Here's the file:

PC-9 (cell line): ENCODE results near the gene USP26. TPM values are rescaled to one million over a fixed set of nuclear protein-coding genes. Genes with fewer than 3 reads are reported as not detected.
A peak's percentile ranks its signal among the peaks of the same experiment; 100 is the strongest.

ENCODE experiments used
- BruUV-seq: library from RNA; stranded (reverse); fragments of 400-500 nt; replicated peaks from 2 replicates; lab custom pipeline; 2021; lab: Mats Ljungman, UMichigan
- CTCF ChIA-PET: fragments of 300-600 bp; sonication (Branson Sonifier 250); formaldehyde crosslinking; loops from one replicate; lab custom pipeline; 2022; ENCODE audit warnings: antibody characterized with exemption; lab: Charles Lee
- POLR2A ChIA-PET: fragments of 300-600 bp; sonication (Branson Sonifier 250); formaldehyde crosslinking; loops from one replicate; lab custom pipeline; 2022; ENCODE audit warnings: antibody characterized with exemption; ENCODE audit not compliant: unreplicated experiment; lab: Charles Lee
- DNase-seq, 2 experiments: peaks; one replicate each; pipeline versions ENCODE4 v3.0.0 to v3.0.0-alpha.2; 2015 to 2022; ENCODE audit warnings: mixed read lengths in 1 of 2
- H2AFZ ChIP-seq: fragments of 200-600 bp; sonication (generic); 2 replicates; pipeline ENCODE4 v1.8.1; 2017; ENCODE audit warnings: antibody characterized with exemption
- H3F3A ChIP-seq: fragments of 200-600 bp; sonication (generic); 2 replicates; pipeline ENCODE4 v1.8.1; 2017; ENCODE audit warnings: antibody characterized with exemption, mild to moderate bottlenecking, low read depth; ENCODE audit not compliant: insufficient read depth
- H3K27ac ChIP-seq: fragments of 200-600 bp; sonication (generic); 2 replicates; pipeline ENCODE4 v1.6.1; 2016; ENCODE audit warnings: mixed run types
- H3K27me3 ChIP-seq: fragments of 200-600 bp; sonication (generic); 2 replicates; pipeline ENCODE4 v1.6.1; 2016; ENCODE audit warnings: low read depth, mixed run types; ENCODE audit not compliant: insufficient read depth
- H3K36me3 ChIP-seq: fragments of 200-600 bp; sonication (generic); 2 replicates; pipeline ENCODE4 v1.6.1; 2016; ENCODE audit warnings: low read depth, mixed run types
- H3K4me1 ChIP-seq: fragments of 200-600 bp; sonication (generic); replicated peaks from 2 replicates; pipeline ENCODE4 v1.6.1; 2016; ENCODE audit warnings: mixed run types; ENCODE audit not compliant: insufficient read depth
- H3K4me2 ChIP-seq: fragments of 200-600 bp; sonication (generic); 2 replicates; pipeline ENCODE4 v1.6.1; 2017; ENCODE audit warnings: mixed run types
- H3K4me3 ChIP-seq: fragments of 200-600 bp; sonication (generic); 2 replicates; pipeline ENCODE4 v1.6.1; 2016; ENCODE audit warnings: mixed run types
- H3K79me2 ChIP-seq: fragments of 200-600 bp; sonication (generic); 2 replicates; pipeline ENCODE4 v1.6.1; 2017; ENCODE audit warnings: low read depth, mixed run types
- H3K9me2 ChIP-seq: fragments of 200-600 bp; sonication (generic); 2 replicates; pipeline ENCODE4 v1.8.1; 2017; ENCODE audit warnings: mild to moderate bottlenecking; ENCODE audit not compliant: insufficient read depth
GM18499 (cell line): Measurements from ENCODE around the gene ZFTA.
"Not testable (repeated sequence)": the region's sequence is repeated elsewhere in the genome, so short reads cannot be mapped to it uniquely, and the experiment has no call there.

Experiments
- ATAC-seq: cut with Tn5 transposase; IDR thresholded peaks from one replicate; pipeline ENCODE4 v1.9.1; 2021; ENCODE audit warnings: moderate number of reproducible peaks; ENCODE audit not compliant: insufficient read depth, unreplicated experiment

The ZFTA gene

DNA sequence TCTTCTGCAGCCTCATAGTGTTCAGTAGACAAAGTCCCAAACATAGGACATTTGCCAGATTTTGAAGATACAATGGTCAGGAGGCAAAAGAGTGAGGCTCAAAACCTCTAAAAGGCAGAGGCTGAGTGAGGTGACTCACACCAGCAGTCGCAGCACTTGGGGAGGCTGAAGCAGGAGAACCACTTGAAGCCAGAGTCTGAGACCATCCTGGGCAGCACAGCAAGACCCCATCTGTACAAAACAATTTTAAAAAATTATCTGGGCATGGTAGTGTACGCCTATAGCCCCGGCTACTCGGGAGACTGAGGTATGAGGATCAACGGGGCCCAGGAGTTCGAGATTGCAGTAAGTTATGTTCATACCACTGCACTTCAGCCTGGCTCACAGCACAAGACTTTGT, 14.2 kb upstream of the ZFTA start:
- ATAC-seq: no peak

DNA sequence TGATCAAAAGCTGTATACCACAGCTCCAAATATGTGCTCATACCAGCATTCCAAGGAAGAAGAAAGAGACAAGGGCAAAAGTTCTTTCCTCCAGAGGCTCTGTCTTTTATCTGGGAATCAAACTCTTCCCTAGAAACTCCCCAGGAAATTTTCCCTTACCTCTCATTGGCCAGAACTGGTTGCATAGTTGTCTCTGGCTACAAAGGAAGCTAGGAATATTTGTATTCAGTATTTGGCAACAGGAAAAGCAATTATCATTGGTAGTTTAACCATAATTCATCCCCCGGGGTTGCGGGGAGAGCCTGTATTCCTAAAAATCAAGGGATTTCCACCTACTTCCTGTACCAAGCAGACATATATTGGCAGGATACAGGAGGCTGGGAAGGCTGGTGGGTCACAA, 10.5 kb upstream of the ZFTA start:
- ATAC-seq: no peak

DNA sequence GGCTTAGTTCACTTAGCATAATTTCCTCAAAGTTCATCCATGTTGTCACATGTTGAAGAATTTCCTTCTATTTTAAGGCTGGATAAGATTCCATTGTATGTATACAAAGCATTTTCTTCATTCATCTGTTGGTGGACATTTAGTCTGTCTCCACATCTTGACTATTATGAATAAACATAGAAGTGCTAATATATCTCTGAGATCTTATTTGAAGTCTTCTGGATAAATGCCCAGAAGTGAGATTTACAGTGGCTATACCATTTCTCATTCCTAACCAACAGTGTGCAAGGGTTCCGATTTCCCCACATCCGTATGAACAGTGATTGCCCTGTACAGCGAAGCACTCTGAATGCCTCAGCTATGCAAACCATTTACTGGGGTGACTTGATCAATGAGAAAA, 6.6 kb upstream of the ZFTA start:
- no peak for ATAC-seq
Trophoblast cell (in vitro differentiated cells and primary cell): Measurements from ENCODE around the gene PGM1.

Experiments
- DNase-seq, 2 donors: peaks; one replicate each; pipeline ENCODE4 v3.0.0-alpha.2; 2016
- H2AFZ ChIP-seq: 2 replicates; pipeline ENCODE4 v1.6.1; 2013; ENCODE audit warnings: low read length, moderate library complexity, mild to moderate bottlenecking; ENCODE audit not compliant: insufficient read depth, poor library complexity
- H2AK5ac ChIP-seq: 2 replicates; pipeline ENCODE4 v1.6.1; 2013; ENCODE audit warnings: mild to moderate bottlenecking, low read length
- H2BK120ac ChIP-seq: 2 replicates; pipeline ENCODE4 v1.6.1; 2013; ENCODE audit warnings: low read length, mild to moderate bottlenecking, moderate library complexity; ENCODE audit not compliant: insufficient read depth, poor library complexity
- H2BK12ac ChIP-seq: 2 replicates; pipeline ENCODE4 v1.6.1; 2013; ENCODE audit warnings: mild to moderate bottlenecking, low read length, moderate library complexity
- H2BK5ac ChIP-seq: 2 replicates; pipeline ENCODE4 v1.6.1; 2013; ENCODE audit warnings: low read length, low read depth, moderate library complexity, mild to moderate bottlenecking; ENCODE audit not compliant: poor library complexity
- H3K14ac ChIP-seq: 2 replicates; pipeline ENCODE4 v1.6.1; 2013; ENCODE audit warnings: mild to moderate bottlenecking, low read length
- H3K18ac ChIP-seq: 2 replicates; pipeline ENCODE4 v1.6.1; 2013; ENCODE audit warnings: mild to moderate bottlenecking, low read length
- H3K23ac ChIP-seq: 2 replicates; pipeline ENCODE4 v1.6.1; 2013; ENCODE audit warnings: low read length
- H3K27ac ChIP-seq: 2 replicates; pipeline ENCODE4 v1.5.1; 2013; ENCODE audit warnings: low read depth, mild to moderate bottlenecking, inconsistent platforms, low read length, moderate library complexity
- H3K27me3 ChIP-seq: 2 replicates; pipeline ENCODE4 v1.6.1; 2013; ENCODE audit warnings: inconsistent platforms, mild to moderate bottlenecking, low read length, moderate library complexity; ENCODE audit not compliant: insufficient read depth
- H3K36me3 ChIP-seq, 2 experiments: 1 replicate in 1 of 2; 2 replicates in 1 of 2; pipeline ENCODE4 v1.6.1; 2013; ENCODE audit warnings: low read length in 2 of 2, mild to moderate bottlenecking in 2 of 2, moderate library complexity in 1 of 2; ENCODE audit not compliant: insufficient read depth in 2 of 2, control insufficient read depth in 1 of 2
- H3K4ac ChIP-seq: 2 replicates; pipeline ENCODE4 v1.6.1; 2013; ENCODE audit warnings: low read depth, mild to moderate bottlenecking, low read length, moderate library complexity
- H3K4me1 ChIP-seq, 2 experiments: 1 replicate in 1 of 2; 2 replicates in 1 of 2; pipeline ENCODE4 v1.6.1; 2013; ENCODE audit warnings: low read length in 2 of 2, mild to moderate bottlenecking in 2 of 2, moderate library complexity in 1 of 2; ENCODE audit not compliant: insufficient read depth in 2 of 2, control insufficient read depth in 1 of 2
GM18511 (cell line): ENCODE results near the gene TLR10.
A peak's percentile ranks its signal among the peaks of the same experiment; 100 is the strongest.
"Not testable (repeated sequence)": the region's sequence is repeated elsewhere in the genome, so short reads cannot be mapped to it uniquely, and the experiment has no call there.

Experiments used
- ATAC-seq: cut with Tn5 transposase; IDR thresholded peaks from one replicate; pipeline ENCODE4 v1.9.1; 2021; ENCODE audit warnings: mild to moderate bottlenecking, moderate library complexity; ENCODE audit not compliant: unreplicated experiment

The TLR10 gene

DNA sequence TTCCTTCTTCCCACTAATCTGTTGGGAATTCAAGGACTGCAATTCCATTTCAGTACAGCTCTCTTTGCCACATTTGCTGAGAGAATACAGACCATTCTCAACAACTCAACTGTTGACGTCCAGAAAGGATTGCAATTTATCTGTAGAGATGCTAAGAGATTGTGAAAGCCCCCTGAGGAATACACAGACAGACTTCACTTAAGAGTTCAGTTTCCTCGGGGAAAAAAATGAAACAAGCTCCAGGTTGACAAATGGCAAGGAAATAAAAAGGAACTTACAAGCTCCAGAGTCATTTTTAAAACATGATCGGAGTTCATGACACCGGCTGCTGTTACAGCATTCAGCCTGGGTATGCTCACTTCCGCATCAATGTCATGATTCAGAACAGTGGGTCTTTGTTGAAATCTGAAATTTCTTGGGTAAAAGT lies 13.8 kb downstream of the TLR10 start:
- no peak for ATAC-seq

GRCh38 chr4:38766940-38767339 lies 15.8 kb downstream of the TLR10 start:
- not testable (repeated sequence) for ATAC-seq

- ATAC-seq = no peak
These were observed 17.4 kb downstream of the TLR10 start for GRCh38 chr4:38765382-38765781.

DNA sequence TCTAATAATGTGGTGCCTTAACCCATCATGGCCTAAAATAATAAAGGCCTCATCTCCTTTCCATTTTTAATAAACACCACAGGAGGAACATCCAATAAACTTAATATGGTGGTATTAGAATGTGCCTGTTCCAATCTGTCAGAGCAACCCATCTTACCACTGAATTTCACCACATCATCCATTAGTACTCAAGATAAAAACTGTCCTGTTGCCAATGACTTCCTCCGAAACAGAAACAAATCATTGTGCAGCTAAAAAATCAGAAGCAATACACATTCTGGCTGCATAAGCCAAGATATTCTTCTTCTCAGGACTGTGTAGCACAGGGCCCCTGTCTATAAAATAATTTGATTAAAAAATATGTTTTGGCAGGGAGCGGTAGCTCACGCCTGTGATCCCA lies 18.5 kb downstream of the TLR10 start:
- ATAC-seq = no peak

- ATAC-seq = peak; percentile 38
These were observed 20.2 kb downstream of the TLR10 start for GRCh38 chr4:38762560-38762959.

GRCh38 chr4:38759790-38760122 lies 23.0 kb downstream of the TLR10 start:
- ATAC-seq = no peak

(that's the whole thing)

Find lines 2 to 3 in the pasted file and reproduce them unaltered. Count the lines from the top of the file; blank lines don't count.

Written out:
A peak's percentile ranks its signal among the peaks of the same experiment; 100 is the strongest.

ENCODE experiments used